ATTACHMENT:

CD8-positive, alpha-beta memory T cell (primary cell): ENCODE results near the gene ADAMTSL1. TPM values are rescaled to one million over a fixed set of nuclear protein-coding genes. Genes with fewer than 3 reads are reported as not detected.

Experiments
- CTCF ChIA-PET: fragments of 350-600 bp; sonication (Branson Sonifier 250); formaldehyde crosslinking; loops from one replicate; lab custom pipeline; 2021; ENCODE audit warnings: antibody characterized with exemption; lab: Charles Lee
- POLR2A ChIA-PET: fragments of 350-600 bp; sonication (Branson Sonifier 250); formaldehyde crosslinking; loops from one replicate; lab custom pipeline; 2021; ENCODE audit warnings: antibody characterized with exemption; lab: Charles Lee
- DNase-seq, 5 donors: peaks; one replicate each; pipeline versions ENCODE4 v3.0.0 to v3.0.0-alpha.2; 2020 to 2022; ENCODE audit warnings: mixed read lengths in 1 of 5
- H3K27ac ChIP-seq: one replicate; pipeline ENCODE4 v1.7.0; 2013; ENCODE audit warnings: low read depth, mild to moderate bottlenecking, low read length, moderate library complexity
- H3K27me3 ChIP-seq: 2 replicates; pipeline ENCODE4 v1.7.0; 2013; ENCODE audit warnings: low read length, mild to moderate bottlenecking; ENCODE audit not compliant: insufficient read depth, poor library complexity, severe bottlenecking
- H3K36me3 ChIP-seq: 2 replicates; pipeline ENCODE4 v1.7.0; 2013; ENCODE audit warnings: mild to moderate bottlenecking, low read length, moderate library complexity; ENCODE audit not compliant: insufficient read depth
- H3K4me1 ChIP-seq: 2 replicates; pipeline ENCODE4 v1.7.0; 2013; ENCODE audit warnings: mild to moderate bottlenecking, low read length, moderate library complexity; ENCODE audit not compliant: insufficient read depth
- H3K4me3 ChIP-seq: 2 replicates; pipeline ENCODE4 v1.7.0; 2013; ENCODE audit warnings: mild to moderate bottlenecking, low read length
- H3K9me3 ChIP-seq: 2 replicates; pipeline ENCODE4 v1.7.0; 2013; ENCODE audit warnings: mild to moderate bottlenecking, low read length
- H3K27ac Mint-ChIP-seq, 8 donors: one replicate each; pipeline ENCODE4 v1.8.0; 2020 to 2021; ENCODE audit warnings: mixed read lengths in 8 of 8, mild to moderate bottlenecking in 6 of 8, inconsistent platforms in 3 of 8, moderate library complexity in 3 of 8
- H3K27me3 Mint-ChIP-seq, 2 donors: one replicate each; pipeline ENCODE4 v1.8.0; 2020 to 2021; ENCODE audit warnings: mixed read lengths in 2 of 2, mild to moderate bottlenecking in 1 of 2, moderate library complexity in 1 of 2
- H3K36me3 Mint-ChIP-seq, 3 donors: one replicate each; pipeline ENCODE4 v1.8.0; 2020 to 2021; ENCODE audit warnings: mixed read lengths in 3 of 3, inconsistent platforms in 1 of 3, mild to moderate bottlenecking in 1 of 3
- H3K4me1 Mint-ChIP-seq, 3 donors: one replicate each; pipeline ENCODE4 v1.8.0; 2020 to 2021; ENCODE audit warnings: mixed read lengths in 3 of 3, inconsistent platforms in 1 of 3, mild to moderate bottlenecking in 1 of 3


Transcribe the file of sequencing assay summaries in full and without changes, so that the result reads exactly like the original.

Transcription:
CD8-positive, alpha-beta memory T cell (primary cell): ENCODE results near the gene ADAMTSL1. TPM values are rescaled to one million over a fixed set of nuclear protein-coding genes. Genes with fewer than 3 reads are reported as not detected.

Experiments
- CTCF ChIA-PET: fragments of 350-600 bp; sonication (Branson Sonifier 250); formaldehyde crosslinking; loops from one replicate; lab custom pipeline; 2021; ENCODE audit warnings: antibody characterized with exemption; lab: Charles Lee
- POLR2A ChIA-PET: fragments of 350-600 bp; sonication (Branson Sonifier 250); formaldehyde crosslinking; loops from one replicate; lab custom pipeline; 2021; ENCODE audit warnings: antibody characterized with exemption; lab: Charles Lee
- DNase-seq, 5 donors: peaks; one replicate each; pipeline versions ENCODE4 v3.0.0 to v3.0.0-alpha.2; 2020 to 2022; ENCODE audit warnings: mixed read lengths in 1 of 5
- H3K27ac ChIP-seq: one replicate; pipeline ENCODE4 v1.7.0; 2013; ENCODE audit warnings: low read depth, mild to moderate bottlenecking, low read length, moderate library complexity
- H3K27me3 ChIP-seq: 2 replicates; pipeline ENCODE4 v1.7.0; 2013; ENCODE audit warnings: low read length, mild to moderate bottlenecking; ENCODE audit not compliant: insufficient read depth, poor library complexity, severe bottlenecking
- H3K36me3 ChIP-seq: 2 replicates; pipeline ENCODE4 v1.7.0; 2013; ENCODE audit warnings: mild to moderate bottlenecking, low read length, moderate library complexity; ENCODE audit not compliant: insufficient read depth
- H3K4me1 ChIP-seq: 2 replicates; pipeline ENCODE4 v1.7.0; 2013; ENCODE audit warnings: mild to moderate bottlenecking, low read length, moderate library complexity; ENCODE audit not compliant: insufficient read depth
- H3K4me3 ChIP-seq: 2 replicates; pipeline ENCODE4 v1.7.0; 2013; ENCODE audit warnings: mild to moderate bottlenecking, low read length
- H3K9me3 ChIP-seq: 2 replicates; pipeline ENCODE4 v1.7.0; 2013; ENCODE audit warnings: mild to moderate bottlenecking, low read length
- H3K27ac Mint-ChIP-seq, 8 donors: one replicate each; pipeline ENCODE4 v1.8.0; 2020 to 2021; ENCODE audit warnings: mixed read lengths in 8 of 8, mild to moderate bottlenecking in 6 of 8, inconsistent platforms in 3 of 8, moderate library complexity in 3 of 8
- H3K27me3 Mint-ChIP-seq, 2 donors: one replicate each; pipeline ENCODE4 v1.8.0; 2020 to 2021; ENCODE audit warnings: mixed read lengths in 2 of 2, mild to moderate bottlenecking in 1 of 2, moderate library complexity in 1 of 2
- H3K36me3 Mint-ChIP-seq, 3 donors: one replicate each; pipeline ENCODE4 v1.8.0; 2020 to 2021; ENCODE audit warnings: mixed read lengths in 3 of 3, inconsistent platforms in 1 of 3, mild to moderate bottlenecking in 1 of 3
- H3K4me1 Mint-ChIP-seq, 3 donors: one replicate each; pipeline ENCODE4 v1.8.0; 2020 to 2021; ENCODE audit warnings: mixed read lengths in 3 of 3, inconsistent platforms in 1 of 3, mild to moderate bottlenecking in 1 of 3